Contaminated water

As E Coli resides in human and animal intestines, therefore, it is found in large quantities in stool. Both human and animal stools can pollute the groundwater, lakes, ponds, springs, streams, rivers, and other water, which is either directly drunk or used to irrigate the fields. Although to some extent the public water systems use chlorine, ultraviolet light, or ozone to kill E Coli, however, municipal water supply lines can be contaminated with the sewerage line, and the risk of an E Coli outbreaks increases. Moreover, private water wells are a greater cause for concern because many don’t have a way to disinfect water. Rural water supplies are the most likely to be contaminated. Swimming in lakes and pools, streams, and ponds contaminated with animal/human stools, can also cause E Coli infection.

Contact with an infected person

The infected person can easily transmit the infection to other persons if they do not properly wash their hands, especially after using the toilet. Therefore young children can easily spread the infection among other members of the family due to a lack of hygienic precautions. People living in close contact with animals, and visiting petting zoos, and animal barns can increase the risk of an outbreak.


E Coli causes Urinary Tract Infection

When there is an infection in any part of the urinary system, it is known as Urinary Tract Infection (UTI). The urinary system includes the kidneys, ureters, bladder, and urethra. Most infections involve the lower urinary tract — the bladder and the urethra. E Coli is normally a non-harmful intestinal infection, but it becomes very serious when it reaches the urinary tract. The chances of the development of E Coli into a urinary tract infection in women are greater than in men, as the trip from the anus to the urethra is very short in the case of women. It is, therefore, wiping from “front to back” after using the toilet is helpful to prevent a UTI.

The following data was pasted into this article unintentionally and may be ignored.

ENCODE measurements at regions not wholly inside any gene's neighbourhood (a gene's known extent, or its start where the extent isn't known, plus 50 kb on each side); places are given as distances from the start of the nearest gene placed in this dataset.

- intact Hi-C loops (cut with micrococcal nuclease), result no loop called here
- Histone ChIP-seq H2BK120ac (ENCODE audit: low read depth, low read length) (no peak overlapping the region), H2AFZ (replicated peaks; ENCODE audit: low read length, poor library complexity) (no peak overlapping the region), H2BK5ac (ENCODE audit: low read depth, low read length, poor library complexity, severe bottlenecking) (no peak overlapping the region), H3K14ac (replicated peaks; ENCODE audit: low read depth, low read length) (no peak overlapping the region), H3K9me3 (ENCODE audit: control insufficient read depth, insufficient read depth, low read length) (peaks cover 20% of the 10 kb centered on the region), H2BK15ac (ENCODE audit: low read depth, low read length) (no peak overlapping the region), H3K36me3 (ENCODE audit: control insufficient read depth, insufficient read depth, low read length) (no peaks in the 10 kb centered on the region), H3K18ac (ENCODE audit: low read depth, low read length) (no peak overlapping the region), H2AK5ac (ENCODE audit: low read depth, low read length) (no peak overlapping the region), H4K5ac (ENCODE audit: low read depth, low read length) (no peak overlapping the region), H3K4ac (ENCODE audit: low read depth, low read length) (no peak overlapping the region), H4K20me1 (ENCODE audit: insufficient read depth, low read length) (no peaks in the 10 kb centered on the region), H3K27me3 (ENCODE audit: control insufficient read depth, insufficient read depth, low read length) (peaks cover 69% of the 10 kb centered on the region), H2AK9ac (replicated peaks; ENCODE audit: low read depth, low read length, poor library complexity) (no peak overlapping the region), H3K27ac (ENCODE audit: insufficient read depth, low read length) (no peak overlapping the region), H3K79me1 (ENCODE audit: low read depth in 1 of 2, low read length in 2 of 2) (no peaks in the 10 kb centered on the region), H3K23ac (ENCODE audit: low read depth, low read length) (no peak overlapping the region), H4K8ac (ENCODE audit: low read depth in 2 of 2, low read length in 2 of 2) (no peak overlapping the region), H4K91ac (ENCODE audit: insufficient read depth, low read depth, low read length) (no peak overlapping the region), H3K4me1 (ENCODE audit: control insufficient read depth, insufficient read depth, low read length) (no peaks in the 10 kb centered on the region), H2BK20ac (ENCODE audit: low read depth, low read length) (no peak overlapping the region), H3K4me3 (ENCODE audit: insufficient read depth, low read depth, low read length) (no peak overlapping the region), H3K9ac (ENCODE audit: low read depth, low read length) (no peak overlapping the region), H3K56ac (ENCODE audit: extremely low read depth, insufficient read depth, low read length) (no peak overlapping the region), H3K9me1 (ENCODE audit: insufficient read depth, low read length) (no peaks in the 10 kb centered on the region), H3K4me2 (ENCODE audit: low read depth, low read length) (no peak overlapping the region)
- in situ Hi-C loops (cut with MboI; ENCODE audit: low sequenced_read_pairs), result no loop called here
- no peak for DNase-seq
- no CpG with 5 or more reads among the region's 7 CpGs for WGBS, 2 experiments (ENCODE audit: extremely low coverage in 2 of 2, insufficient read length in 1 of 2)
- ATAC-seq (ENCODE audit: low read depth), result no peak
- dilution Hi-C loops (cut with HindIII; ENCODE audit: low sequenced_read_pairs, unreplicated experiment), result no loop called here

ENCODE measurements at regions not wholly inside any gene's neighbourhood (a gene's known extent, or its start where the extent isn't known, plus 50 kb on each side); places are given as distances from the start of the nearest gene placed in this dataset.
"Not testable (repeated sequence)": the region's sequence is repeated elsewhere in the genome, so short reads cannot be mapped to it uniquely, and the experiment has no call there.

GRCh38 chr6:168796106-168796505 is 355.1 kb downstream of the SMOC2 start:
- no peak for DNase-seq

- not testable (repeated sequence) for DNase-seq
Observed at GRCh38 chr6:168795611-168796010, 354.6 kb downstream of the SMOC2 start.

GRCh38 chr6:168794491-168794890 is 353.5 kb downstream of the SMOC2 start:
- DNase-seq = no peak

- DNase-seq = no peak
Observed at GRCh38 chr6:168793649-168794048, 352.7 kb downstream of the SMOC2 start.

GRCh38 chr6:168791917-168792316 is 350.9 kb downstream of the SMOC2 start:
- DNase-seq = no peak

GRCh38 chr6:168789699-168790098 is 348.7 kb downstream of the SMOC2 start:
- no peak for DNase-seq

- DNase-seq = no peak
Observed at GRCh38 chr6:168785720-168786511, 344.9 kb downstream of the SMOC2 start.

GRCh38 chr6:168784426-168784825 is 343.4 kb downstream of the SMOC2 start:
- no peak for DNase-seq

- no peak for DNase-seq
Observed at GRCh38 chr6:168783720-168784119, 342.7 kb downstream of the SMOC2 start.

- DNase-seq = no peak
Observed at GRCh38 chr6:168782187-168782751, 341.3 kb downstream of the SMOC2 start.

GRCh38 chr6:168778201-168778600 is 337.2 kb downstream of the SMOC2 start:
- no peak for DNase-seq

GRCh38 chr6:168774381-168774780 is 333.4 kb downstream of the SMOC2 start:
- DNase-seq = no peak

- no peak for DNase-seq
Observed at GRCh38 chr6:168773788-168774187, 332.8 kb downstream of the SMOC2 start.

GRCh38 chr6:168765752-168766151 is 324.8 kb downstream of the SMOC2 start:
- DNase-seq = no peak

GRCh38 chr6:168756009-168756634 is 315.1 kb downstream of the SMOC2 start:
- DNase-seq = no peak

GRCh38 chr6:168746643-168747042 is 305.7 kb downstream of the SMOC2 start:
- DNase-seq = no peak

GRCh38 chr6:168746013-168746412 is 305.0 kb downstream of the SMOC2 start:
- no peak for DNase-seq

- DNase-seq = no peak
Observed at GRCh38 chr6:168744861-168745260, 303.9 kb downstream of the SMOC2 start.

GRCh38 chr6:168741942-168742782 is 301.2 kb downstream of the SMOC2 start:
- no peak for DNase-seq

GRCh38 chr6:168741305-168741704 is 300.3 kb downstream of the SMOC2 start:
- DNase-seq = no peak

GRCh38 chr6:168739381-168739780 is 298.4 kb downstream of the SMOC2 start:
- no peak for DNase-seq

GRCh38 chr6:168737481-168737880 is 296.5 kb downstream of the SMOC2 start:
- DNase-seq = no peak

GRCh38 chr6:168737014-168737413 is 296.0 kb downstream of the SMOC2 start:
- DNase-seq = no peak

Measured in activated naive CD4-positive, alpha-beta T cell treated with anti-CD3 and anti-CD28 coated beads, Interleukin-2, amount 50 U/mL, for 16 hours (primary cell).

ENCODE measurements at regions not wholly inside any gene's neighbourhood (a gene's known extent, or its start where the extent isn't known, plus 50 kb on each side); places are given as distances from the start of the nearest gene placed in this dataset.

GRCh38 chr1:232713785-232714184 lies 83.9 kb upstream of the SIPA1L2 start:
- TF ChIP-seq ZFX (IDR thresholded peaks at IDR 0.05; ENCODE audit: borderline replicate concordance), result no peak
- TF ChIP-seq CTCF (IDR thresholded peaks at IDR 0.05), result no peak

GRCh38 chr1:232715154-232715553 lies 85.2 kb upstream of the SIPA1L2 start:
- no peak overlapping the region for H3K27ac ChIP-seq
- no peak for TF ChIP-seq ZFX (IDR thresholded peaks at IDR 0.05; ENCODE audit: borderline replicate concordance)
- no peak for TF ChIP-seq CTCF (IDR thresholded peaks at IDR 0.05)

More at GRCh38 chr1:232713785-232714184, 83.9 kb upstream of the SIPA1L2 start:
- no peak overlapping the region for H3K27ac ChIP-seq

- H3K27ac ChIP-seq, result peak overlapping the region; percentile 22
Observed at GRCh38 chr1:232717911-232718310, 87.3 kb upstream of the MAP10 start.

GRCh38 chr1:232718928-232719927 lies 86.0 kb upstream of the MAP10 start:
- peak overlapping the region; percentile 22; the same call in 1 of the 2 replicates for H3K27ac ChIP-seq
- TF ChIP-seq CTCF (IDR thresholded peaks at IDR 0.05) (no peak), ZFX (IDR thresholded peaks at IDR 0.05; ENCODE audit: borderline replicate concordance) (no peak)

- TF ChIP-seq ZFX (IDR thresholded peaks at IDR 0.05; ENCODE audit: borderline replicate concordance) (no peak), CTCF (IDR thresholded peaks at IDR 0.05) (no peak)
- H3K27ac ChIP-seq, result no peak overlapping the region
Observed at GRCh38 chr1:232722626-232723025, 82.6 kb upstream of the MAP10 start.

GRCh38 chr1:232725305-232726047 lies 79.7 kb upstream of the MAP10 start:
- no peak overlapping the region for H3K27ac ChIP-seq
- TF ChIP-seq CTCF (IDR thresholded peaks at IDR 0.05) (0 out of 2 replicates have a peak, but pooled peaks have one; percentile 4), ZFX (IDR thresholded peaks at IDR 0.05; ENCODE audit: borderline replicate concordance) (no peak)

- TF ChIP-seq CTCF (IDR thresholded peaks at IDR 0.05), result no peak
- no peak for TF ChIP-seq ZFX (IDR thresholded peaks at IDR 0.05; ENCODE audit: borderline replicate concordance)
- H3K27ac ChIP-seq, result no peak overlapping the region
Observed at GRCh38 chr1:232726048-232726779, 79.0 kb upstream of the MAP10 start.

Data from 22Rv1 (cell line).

An untreated UTI can cause serious complications as it moves up to the kidneys. Treating infected kidneys becomes more difficult if the infection is not treated promptly. Moreover, the risk of UTI in sexually active, pregnant, and older women having E Coli is greater than in others. A UTI can simply be treated by using antibiotics.

Risk Factors of E Coli

Anyone who is exposed to E Coli bacteria can be affected. But infant children, older people, pregnant, and sexually active women are more vulnerable to the said infection. The most common risk factors are as follows:

  • Age Factor. E Coli targets young children and older adults. Apart from illness caused by E Coli, more serious complications are also expected.
  • Weakened Immune System. People with HIV AIDS infection, and taking drugs for cancer treatment, generally have a weak immune system. Such people remain at risk of having E Coli.
  • Risky Food Factor. Riskier foods include undercooked hamburgers; unpasteurized milk, apple juice, or cider; and soft cheeses made from raw milk.
  • Weather/ Seasonal Factor. Though it is not clear why most of the E Coli cases came around in summer weather. The season was found to significantly impact E. coli persistence in the past years. Hot sun radiations also increase the risk.
  • Decreased Stomach Acid Level. Stomach acidity helps fight the E Coli infection. Taking medicines like esomeprazole, pantoprazole, lansoprazole and omeprazole reduce stomach acidity.

Complications Associated with E Coli

Most E Coli infections get better on their own. But in pregnant, sexually active, and older women and younger children, E Coli can easily develop into a UTI. The condition may be life-threatening if not treated promptly, as it causes kidney failure. A UTI after reaching the kidneys is not simply treated by using antibiotics.